The original meaning of the Greek word “trauma” is “wound,” in the physical sense. Today we use the term “psychological trauma” to describe a condition in which a person has experienced a difficult event that has wounded his or her psyche. There has been growing awareness of the fact that people who are exposed to unexpected events such as terrorist attacks or car accidents are often not only physically injured, but mentally hurt as well. Other examples of traumatic events that may cause psychological trauma are injuries caused by natural disasters, sexual assault, or serious illness.

Trauma tears at the fabrics of our life and can shatter our perceptions of reality.

In most cases a traumatic event will live on in our awareness for some time, but with the help of family and friends, most people will manage to process the event and be able to return to normal daily functioning. The mind, like the body, naturally heals. However, many of those who experience traumatic events will suffer from post-traumatic symptoms for a short period of time, and a minority will go on to develop post-traumatic stress disorder (PTSD) is an anxiety-related disorder caused by exposure to a traumatic incident.

People can develop PTSD in a variety of ways: after personally experiencing a traumatic event, after witnessing someone else experience such an event, after learning that a traumatic event has occurred to a close family member or friend; and upon first-hand repeated exposure to details of a traumatic incident (note that this does not include media exposure, unless it is part of one’s profession, as it is for journalists). A significant portion of the Israeli population is exposed to traumatic events, many of which can be life-threatening. These may include terror attacks, traffic accidents, violent assault, sexual assault, disease within the family, and more. Experiencing such a situation, or watching it unfold from the sidelines, creates within many of us feelings of fear, helplessness, and sometimes rage against the world for suddenly having become so threatening and unpredictable.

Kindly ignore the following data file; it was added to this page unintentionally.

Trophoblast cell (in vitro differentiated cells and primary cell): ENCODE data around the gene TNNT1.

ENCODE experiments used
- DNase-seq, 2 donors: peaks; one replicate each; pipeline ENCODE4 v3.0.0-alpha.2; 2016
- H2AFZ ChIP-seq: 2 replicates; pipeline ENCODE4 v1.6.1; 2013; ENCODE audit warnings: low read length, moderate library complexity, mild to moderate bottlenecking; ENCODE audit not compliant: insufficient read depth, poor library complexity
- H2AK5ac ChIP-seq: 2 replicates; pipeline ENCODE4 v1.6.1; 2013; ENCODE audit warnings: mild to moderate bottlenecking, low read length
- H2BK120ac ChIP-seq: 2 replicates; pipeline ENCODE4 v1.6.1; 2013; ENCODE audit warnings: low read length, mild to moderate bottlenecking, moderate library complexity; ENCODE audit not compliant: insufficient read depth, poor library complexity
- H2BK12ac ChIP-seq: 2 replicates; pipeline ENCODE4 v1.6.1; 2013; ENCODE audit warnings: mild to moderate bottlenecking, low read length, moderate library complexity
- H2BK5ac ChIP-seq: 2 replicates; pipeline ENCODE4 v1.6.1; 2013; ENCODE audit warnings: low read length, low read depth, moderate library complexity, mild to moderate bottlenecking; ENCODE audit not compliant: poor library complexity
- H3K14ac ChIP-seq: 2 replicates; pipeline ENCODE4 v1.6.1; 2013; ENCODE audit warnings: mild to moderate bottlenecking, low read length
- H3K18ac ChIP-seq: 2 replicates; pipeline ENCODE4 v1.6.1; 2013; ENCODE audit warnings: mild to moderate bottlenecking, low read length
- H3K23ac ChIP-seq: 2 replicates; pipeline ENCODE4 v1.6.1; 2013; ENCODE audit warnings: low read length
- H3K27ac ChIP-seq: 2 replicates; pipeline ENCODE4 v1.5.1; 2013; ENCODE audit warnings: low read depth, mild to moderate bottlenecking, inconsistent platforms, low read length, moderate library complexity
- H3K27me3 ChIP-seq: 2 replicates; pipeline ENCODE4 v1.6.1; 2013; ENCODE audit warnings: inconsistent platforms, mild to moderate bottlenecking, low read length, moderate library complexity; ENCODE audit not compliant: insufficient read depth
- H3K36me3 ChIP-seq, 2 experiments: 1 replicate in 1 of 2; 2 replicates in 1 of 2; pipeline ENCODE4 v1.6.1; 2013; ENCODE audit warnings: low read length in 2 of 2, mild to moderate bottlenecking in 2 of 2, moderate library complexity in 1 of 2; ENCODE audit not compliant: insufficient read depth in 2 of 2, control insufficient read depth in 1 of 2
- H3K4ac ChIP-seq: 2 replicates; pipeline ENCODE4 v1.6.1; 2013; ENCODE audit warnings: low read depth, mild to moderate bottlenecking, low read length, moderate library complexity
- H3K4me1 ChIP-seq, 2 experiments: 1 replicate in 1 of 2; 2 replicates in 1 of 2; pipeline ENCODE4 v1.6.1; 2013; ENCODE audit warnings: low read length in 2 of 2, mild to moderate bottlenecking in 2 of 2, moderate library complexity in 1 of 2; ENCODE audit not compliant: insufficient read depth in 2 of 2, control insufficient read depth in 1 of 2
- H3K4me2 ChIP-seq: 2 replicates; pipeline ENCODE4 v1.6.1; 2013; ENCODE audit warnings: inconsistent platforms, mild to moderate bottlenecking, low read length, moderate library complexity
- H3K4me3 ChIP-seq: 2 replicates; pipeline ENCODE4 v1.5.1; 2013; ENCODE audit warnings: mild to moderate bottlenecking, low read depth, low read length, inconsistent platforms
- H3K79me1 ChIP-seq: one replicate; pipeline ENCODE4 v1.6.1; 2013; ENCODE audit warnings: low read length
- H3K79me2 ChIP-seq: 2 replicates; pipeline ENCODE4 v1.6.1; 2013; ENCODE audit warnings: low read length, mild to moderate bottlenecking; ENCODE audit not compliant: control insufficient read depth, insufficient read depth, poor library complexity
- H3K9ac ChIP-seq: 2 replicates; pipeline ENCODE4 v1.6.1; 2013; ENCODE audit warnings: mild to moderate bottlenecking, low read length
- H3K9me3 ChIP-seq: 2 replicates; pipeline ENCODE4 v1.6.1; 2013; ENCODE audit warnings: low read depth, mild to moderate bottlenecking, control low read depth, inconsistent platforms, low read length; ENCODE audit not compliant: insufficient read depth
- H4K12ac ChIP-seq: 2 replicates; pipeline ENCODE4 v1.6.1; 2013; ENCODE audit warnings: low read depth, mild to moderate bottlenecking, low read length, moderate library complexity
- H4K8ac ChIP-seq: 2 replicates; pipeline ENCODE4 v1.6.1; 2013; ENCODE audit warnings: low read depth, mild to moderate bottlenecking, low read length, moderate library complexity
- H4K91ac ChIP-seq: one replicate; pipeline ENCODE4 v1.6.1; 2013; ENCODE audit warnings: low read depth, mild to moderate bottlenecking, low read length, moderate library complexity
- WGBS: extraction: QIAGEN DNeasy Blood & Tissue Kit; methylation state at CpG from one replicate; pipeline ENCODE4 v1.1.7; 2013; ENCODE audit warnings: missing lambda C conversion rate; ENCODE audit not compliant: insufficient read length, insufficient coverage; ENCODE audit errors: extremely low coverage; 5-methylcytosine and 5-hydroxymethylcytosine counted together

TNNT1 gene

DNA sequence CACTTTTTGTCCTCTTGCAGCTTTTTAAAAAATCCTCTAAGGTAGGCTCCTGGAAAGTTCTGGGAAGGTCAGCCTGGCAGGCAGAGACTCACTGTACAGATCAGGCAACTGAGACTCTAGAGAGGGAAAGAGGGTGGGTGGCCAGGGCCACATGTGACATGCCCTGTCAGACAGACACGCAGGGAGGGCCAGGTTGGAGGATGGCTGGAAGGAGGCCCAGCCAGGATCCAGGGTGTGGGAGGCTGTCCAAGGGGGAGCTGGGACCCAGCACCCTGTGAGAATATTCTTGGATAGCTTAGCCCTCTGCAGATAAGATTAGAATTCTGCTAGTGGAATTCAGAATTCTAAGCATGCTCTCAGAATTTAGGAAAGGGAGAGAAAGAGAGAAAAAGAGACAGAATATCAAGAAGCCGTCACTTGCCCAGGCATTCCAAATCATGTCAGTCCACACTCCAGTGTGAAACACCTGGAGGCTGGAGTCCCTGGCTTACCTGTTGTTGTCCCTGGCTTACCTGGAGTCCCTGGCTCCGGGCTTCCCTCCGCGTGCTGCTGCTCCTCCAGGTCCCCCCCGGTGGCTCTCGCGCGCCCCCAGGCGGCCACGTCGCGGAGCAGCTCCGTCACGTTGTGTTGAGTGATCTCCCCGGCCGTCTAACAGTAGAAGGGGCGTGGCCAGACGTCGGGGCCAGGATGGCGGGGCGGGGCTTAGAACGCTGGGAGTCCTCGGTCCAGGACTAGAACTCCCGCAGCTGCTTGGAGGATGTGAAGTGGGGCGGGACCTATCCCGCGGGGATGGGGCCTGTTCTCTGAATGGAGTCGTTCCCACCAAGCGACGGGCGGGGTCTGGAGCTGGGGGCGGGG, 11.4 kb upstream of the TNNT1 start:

People who suffer from PTSD experience great difficulty in the aftermath of the traumatic event, which continues to affect their daily life long after the event has subsided. They may experience flashbacks to the event, that is a feeling that it is recurring again and again. Nightmares, difficulty concentrating and constant anxiety are additional symptoms of this disorder.

PTSD is extremely distressing and difficult for both the person suffering from it, and for those living with him or her. Learning about the various symptoms of PTSD can help you determine if you, or someone close to you may be suffering from the disorder. There are effective treatments for this disorder, including those we offer here at METIV. You do not need to continue suffering alone. Learn about various methods of trauma treatment here.